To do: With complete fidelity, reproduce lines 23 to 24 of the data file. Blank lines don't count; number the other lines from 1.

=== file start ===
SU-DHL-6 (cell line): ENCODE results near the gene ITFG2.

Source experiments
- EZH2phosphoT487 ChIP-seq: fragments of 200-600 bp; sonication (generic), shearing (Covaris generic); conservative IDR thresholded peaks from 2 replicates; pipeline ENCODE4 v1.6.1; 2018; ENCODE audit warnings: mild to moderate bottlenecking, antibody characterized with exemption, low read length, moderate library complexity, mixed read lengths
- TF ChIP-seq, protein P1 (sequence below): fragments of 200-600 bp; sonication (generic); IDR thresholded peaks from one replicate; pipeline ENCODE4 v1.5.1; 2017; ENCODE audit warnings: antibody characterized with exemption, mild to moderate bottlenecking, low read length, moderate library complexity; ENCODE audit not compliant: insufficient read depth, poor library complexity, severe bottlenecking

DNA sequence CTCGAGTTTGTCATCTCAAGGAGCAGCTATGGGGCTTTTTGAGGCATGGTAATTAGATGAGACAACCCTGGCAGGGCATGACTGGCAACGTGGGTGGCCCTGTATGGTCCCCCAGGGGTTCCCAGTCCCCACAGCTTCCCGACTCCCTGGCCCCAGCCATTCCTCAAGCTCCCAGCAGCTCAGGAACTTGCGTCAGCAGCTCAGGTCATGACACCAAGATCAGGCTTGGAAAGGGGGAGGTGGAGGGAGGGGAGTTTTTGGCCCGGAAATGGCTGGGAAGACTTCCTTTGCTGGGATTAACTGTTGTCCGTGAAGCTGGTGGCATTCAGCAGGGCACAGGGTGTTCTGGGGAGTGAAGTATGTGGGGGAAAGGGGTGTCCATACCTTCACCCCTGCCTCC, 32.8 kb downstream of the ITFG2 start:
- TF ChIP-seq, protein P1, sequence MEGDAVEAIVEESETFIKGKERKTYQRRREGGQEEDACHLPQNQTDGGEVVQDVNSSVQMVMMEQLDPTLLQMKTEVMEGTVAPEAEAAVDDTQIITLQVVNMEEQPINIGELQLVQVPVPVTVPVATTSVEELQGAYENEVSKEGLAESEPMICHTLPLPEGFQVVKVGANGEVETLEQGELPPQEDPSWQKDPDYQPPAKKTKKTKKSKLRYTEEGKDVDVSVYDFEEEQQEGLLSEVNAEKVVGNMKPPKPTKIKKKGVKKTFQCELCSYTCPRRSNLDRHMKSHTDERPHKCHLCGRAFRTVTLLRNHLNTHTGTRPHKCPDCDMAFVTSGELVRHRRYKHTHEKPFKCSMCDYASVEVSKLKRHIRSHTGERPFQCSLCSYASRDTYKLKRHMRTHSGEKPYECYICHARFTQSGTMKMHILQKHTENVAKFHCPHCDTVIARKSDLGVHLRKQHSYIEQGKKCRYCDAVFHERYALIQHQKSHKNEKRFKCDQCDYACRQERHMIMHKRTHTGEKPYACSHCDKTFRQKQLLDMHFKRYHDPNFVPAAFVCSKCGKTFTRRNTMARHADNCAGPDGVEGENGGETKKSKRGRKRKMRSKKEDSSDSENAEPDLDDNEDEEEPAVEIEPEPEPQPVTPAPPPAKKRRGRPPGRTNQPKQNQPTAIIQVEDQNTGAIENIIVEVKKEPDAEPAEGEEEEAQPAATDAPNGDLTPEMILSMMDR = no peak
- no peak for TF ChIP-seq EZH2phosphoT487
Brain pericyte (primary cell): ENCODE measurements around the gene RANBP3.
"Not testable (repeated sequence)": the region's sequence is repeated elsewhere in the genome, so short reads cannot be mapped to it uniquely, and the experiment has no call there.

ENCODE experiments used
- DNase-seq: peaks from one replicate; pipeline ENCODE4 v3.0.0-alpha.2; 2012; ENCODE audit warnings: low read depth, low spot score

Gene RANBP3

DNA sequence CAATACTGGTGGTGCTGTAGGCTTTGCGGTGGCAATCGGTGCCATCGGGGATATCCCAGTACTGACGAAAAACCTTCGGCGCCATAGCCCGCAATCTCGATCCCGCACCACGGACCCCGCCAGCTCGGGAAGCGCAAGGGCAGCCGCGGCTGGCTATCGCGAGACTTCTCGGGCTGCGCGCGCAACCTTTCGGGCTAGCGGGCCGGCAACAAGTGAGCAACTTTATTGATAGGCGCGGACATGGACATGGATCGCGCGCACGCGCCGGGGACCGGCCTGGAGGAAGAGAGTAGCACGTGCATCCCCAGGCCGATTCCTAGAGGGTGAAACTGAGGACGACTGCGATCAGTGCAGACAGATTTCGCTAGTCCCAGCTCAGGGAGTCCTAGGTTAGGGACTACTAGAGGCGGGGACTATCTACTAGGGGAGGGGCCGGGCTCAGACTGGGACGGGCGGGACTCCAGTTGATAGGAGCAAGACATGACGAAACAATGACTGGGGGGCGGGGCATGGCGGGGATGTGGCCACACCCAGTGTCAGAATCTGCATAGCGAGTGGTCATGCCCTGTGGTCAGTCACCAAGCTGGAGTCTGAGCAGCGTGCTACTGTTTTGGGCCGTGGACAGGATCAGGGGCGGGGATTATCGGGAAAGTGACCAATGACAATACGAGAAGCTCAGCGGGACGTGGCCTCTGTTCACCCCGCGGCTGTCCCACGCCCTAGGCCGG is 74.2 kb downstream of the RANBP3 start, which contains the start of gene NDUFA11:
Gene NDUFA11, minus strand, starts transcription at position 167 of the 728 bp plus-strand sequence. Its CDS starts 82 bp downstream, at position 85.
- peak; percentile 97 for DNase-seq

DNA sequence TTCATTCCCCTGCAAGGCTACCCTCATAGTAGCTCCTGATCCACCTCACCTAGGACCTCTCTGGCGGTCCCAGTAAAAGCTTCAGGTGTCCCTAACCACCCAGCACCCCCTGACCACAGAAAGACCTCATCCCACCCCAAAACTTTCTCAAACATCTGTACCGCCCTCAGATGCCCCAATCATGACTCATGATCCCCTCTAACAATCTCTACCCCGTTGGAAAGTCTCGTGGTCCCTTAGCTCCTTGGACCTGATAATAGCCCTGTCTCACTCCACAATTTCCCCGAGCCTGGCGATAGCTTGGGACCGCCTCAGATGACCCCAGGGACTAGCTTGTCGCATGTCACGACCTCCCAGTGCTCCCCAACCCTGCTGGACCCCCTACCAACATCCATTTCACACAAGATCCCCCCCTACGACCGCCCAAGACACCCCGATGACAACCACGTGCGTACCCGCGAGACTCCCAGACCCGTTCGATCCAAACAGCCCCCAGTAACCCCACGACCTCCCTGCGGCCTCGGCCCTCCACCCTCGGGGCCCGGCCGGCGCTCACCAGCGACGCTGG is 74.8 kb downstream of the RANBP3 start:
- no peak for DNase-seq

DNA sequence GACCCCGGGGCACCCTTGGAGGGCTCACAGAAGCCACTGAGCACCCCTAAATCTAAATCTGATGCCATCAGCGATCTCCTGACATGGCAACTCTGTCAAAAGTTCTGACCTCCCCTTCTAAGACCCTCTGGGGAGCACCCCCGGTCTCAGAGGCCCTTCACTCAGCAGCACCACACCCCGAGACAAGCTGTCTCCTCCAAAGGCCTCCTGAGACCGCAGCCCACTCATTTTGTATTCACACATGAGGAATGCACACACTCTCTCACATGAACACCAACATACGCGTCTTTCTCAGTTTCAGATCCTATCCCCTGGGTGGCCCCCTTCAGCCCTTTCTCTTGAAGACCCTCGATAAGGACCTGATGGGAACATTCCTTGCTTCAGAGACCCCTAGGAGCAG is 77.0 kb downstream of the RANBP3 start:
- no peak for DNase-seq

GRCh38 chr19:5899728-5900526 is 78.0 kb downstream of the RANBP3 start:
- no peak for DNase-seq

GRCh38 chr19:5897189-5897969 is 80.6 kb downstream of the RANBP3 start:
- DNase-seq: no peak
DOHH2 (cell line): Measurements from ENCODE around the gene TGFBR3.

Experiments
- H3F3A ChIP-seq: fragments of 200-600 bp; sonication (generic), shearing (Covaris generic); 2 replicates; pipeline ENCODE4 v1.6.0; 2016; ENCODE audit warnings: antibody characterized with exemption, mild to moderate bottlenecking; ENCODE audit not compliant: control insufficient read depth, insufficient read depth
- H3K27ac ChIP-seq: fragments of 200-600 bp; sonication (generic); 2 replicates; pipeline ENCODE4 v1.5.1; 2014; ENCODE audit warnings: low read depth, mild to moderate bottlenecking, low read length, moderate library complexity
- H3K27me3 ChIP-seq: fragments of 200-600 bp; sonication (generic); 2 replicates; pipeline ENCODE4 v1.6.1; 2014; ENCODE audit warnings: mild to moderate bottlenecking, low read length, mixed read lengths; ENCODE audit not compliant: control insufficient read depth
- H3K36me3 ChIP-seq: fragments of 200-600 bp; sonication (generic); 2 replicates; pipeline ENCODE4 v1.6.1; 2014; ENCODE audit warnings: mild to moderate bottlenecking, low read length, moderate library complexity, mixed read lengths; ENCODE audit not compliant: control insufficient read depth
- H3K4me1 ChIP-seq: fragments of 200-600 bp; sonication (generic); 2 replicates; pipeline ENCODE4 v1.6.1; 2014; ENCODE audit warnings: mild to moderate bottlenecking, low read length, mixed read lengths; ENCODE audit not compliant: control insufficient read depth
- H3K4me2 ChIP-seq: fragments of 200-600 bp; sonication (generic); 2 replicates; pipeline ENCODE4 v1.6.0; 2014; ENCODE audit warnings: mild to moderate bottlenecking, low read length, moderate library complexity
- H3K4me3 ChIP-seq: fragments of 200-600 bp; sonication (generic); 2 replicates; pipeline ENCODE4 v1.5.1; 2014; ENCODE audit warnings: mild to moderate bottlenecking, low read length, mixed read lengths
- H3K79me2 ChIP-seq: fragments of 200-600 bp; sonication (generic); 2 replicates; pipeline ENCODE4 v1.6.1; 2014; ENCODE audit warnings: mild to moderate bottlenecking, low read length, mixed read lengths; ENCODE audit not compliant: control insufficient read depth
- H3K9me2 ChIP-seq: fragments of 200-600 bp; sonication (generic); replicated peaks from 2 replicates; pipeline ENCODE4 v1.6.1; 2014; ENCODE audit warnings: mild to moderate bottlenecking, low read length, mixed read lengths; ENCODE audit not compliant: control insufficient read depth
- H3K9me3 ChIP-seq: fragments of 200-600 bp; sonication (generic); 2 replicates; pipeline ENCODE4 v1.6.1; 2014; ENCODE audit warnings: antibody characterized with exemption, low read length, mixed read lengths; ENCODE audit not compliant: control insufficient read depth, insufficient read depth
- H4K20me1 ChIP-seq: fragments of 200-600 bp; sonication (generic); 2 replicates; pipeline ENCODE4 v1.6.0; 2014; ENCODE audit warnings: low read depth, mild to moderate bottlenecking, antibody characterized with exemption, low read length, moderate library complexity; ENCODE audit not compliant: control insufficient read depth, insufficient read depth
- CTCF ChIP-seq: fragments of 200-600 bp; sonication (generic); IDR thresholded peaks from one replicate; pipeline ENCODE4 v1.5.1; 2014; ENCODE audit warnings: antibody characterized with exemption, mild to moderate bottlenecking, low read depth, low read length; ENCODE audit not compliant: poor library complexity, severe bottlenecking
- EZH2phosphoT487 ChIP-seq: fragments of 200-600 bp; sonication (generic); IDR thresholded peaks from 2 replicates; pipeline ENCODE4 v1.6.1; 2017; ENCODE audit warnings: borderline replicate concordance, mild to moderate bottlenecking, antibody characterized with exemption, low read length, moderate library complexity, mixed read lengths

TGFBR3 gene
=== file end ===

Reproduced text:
- DNase-seq: no peak
DOHH2 (cell line): Measurements from ENCODE around the gene TGFBR3.